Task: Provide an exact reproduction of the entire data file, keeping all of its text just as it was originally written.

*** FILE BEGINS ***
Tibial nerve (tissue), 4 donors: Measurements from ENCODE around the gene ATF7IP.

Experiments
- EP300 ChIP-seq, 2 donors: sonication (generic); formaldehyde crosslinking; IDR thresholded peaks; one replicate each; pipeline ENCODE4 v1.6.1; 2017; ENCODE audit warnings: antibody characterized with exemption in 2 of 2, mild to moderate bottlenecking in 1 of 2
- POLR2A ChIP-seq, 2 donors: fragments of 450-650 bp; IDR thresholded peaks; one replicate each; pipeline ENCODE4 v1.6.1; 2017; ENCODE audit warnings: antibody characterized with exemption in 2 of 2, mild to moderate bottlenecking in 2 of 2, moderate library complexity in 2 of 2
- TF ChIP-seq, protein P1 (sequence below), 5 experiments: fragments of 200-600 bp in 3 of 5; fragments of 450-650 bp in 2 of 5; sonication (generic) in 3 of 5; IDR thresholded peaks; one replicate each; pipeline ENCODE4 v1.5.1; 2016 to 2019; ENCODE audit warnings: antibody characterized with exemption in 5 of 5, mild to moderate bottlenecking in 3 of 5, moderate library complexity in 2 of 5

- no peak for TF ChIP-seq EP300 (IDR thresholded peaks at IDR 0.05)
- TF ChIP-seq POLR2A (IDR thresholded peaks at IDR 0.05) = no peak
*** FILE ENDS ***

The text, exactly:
Tibial nerve (tissue), 4 donors: Measurements from ENCODE around the gene ATF7IP.

Experiments
- EP300 ChIP-seq, 2 donors: sonication (generic); formaldehyde crosslinking; IDR thresholded peaks; one replicate each; pipeline ENCODE4 v1.6.1; 2017; ENCODE audit warnings: antibody characterized with exemption in 2 of 2, mild to moderate bottlenecking in 1 of 2
- POLR2A ChIP-seq, 2 donors: fragments of 450-650 bp; IDR thresholded peaks; one replicate each; pipeline ENCODE4 v1.6.1; 2017; ENCODE audit warnings: antibody characterized with exemption in 2 of 2, mild to moderate bottlenecking in 2 of 2, moderate library complexity in 2 of 2
- TF ChIP-seq, protein P1 (sequence below), 5 experiments: fragments of 200-600 bp in 3 of 5; fragments of 450-650 bp in 2 of 5; sonication (generic) in 3 of 5; IDR thresholded peaks; one replicate each; pipeline ENCODE4 v1.5.1; 2016 to 2019; ENCODE audit warnings: antibody characterized with exemption in 5 of 5, mild to moderate bottlenecking in 3 of 5, moderate library complexity in 2 of 5

- no peak for TF ChIP-seq EP300 (IDR thresholded peaks at IDR 0.05)
- TF ChIP-seq POLR2A (IDR thresholded peaks at IDR 0.05) = no peak